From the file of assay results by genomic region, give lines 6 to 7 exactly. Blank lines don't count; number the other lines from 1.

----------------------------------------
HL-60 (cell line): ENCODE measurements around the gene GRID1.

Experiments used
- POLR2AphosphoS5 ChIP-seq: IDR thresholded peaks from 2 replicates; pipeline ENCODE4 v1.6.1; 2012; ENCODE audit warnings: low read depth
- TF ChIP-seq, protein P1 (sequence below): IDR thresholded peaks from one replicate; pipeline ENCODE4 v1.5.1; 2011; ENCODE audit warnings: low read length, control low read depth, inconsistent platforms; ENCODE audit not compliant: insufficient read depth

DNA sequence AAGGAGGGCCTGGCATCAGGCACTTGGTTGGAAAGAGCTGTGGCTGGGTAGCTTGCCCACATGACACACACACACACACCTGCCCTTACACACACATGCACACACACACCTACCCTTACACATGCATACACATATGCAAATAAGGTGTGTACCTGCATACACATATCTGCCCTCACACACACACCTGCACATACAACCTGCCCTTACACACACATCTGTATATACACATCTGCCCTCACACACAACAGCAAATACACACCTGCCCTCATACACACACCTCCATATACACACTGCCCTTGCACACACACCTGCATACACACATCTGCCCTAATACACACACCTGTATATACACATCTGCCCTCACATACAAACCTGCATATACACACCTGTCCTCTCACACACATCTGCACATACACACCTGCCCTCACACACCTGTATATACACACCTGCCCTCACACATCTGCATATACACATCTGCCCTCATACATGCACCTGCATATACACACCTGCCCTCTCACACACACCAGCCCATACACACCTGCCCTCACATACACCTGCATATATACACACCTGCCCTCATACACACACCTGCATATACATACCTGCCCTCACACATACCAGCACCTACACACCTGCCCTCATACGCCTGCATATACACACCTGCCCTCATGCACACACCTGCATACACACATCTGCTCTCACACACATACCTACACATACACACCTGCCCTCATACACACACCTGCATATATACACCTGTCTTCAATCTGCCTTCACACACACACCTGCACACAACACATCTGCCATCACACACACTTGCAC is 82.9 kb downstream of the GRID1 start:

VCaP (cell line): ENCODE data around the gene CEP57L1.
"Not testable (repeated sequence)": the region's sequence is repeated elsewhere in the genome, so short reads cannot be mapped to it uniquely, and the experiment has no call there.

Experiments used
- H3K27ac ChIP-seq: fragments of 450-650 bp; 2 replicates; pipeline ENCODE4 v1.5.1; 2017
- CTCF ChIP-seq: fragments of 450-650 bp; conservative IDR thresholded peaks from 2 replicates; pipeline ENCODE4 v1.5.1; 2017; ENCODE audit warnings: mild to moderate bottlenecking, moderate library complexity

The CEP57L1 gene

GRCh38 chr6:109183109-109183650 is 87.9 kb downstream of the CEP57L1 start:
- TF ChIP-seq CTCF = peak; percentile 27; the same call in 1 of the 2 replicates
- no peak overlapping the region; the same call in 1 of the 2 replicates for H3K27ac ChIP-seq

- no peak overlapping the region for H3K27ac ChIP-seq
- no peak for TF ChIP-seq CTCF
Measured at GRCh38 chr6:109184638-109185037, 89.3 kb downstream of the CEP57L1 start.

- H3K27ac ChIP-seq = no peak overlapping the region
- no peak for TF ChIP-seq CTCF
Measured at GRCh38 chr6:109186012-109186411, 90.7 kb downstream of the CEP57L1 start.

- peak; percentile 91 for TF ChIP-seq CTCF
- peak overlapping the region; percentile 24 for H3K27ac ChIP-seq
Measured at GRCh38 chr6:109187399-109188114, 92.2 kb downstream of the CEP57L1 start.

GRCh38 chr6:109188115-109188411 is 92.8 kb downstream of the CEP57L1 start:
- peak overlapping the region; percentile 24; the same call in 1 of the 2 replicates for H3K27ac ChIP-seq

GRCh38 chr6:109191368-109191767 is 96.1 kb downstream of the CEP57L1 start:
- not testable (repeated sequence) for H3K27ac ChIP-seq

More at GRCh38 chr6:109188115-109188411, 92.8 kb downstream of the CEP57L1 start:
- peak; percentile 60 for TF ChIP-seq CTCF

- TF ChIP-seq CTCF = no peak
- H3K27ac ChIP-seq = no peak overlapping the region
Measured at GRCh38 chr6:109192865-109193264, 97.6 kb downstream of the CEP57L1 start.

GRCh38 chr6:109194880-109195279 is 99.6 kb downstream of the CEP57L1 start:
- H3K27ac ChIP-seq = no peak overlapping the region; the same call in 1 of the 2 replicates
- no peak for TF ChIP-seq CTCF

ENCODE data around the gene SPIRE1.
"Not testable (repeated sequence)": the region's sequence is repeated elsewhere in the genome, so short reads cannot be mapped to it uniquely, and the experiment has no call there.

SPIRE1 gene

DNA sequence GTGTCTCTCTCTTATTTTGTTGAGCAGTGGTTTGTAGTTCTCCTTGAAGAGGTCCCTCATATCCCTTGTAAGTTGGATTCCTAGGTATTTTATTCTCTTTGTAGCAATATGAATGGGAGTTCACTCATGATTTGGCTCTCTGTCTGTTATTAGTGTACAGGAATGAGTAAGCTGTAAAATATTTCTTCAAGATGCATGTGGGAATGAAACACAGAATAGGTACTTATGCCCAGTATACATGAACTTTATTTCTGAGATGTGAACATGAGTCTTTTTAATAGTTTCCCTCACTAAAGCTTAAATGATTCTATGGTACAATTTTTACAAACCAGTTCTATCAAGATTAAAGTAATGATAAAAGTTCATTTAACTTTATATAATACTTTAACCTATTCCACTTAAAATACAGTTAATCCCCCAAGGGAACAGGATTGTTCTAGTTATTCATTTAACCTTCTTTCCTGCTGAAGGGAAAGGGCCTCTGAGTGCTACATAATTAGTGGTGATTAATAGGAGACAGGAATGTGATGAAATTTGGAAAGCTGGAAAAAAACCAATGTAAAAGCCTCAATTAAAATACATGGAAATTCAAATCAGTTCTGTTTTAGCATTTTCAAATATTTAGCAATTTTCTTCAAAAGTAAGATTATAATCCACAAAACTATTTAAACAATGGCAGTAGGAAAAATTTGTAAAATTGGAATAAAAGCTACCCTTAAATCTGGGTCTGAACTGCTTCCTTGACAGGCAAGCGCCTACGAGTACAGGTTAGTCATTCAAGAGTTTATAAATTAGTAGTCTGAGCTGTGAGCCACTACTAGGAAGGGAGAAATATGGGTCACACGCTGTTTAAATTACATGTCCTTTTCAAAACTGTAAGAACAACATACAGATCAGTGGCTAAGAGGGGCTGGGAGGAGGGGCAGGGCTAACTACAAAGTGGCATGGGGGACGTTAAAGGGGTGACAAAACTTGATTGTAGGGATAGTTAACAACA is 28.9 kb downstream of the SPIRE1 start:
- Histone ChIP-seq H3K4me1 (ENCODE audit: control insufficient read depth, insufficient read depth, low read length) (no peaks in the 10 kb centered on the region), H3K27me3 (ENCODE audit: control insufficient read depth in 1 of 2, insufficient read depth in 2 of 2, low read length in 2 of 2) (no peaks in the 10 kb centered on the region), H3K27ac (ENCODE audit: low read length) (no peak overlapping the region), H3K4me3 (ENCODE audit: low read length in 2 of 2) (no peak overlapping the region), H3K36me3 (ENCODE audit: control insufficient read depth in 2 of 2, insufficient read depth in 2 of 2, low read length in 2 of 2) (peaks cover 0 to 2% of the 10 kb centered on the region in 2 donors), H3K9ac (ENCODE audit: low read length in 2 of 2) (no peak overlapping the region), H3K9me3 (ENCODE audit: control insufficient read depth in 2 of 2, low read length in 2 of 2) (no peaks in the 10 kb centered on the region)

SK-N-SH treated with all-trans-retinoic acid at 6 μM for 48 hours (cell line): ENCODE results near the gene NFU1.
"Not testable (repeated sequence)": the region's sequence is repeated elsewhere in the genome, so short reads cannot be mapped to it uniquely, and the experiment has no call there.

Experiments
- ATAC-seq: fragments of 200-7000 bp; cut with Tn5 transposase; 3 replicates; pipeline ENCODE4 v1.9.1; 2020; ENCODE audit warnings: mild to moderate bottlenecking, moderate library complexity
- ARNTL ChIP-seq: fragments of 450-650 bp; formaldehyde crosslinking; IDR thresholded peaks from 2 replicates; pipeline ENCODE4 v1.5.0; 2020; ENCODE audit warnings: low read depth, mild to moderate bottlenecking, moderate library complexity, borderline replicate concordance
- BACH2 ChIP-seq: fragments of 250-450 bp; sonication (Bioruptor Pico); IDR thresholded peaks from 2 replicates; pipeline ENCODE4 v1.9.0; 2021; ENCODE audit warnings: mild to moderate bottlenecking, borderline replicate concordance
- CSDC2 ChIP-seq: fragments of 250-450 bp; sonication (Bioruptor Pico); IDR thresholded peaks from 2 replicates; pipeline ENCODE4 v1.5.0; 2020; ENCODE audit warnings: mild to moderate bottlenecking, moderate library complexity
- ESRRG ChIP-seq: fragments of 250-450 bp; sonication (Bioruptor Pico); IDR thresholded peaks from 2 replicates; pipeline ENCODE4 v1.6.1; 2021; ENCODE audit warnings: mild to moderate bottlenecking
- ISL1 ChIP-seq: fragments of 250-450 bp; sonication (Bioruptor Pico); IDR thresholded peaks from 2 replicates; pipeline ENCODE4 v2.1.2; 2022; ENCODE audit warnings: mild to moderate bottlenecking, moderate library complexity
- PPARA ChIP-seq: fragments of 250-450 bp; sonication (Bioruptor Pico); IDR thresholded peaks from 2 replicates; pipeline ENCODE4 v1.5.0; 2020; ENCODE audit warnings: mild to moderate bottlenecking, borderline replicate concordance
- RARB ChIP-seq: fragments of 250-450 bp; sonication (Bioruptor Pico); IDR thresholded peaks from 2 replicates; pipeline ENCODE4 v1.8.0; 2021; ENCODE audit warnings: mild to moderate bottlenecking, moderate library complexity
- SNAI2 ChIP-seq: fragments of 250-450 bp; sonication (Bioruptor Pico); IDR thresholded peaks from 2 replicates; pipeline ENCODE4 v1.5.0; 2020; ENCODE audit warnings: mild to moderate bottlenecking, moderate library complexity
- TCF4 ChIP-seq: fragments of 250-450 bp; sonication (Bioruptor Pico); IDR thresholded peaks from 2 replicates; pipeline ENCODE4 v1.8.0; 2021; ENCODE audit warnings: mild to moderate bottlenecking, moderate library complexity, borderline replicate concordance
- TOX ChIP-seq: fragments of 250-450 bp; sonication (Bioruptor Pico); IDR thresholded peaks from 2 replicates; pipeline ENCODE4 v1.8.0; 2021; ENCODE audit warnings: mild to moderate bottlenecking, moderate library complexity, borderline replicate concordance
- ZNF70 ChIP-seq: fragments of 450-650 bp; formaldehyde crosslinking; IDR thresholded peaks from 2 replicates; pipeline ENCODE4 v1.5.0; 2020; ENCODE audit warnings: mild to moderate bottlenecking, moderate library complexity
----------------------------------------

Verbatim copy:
VCaP (cell line): ENCODE data around the gene CEP57L1.
"Not testable (repeated sequence)": the region's sequence is repeated elsewhere in the genome, so short reads cannot be mapped to it uniquely, and the experiment has no call there.